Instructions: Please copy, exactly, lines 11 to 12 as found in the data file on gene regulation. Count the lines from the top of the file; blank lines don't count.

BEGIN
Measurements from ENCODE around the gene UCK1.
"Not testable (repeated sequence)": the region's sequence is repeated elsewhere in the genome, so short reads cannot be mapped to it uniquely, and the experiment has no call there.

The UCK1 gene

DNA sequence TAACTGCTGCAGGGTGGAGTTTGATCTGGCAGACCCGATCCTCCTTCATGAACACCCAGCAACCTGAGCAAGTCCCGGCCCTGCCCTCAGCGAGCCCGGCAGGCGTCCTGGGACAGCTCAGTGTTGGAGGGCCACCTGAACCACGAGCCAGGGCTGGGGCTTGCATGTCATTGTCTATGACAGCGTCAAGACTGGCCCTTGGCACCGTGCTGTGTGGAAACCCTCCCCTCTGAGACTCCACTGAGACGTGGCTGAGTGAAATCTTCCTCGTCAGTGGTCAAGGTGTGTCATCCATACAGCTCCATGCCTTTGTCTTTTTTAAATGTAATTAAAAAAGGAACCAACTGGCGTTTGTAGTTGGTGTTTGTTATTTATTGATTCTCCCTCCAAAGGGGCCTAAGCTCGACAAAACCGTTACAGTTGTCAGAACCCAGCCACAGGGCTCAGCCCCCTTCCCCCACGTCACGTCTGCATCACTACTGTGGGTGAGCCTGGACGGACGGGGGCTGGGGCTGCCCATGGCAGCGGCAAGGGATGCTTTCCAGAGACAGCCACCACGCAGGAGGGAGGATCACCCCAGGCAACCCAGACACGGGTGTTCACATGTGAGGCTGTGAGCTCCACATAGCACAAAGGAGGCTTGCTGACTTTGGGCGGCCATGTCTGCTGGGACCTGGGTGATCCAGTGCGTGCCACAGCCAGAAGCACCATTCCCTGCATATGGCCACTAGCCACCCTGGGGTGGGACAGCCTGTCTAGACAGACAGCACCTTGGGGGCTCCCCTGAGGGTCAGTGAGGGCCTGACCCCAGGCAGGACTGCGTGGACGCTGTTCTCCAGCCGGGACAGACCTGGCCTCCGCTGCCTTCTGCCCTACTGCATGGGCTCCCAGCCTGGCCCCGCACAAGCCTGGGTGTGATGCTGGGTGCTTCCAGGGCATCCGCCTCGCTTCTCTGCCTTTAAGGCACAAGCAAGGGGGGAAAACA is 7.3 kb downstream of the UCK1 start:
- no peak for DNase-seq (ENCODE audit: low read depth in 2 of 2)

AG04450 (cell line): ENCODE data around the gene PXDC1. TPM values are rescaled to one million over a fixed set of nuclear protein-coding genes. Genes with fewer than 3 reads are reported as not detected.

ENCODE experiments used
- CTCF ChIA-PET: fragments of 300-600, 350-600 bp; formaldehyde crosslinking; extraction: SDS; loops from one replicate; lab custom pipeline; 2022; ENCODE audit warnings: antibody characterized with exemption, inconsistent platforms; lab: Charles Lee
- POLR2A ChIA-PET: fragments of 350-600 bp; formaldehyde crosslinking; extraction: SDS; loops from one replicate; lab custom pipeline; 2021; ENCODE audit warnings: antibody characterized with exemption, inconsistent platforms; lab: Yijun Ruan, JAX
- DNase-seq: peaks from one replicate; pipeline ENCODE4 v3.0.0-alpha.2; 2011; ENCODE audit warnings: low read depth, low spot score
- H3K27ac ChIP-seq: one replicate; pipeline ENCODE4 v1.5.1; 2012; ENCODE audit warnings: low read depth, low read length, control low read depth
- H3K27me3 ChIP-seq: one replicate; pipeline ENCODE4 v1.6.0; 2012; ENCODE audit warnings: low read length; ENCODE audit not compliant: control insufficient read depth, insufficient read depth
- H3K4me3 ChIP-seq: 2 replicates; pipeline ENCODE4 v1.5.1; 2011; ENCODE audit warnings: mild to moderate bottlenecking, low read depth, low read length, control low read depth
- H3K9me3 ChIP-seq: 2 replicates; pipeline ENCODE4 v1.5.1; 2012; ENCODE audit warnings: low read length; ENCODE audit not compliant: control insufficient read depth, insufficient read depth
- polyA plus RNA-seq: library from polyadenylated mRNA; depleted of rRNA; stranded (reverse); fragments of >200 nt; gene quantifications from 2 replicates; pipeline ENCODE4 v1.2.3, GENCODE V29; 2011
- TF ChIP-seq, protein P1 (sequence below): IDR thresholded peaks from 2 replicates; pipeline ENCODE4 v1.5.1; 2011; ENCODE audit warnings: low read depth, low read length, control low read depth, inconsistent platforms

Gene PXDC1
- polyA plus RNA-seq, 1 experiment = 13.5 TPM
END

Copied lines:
- H3K27ac ChIP-seq: one replicate; pipeline ENCODE4 v1.5.1; 2012; ENCODE audit warnings: low read depth, low read length, control low read depth
- H3K27me3 ChIP-seq: one replicate; pipeline ENCODE4 v1.6.0; 2012; ENCODE audit warnings: low read length; ENCODE audit not compliant: control insufficient read depth, insufficient read depth